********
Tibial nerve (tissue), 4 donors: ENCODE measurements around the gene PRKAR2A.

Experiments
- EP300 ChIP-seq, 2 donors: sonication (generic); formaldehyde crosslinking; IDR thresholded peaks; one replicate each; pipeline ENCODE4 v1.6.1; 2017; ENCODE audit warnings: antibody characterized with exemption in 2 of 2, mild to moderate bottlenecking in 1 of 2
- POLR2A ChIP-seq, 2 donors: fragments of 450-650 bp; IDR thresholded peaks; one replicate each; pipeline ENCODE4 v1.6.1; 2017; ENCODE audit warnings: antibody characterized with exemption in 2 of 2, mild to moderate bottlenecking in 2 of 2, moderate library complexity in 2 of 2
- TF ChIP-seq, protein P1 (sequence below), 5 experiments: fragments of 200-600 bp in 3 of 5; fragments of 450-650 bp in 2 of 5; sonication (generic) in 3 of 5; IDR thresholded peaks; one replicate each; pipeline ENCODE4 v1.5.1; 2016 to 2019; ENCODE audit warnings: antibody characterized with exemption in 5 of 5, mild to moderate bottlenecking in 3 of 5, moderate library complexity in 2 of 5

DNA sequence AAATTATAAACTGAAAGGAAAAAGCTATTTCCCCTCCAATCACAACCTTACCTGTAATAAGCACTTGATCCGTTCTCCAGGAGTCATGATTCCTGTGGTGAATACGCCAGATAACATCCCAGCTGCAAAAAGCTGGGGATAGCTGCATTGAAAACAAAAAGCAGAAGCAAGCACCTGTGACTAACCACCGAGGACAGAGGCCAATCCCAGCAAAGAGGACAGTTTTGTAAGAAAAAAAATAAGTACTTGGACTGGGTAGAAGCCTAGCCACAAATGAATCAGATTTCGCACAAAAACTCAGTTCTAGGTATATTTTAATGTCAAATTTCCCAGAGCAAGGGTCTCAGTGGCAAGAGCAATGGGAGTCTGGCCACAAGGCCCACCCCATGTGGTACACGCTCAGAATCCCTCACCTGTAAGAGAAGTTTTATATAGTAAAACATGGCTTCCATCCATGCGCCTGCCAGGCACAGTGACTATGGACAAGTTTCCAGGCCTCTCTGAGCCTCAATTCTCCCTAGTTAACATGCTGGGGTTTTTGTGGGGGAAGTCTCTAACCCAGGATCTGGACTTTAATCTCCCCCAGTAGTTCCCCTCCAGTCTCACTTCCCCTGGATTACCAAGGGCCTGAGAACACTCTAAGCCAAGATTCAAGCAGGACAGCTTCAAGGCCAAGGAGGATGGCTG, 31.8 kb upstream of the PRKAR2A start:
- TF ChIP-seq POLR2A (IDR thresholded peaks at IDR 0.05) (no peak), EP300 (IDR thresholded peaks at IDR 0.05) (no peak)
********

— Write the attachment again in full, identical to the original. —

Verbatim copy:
Tibial nerve (tissue), 4 donors: ENCODE measurements around the gene PRKAR2A.

Experiments
- EP300 ChIP-seq, 2 donors: sonication (generic); formaldehyde crosslinking; IDR thresholded peaks; one replicate each; pipeline ENCODE4 v1.6.1; 2017; ENCODE audit warnings: antibody characterized with exemption in 2 of 2, mild to moderate bottlenecking in 1 of 2
- POLR2A ChIP-seq, 2 donors: fragments of 450-650 bp; IDR thresholded peaks; one replicate each; pipeline ENCODE4 v1.6.1; 2017; ENCODE audit warnings: antibody characterized with exemption in 2 of 2, mild to moderate bottlenecking in 2 of 2, moderate library complexity in 2 of 2
- TF ChIP-seq, protein P1 (sequence below), 5 experiments: fragments of 200-600 bp in 3 of 5; fragments of 450-650 bp in 2 of 5; sonication (generic) in 3 of 5; IDR thresholded peaks; one replicate each; pipeline ENCODE4 v1.5.1; 2016 to 2019; ENCODE audit warnings: antibody characterized with exemption in 5 of 5, mild to moderate bottlenecking in 3 of 5, moderate library complexity in 2 of 5

DNA sequence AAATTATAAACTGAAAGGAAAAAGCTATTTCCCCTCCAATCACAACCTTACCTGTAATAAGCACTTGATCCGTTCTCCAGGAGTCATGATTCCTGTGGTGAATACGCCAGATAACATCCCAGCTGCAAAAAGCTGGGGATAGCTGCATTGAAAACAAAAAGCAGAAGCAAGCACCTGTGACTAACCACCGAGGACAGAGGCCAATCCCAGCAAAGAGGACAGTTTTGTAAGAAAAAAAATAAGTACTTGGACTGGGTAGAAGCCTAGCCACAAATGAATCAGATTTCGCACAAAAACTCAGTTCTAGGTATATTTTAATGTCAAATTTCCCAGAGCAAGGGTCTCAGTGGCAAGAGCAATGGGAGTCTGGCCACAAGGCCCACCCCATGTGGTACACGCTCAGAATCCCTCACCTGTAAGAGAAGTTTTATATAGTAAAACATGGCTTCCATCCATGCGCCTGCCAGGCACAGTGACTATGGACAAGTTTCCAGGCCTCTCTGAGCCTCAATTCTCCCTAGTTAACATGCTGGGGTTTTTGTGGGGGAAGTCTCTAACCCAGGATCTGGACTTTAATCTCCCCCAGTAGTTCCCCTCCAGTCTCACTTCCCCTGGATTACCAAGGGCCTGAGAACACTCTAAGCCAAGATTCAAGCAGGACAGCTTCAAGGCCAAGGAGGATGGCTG, 31.8 kb upstream of the PRKAR2A start:
- TF ChIP-seq POLR2A (IDR thresholded peaks at IDR 0.05) (no peak), EP300 (IDR thresholded peaks at IDR 0.05) (no peak)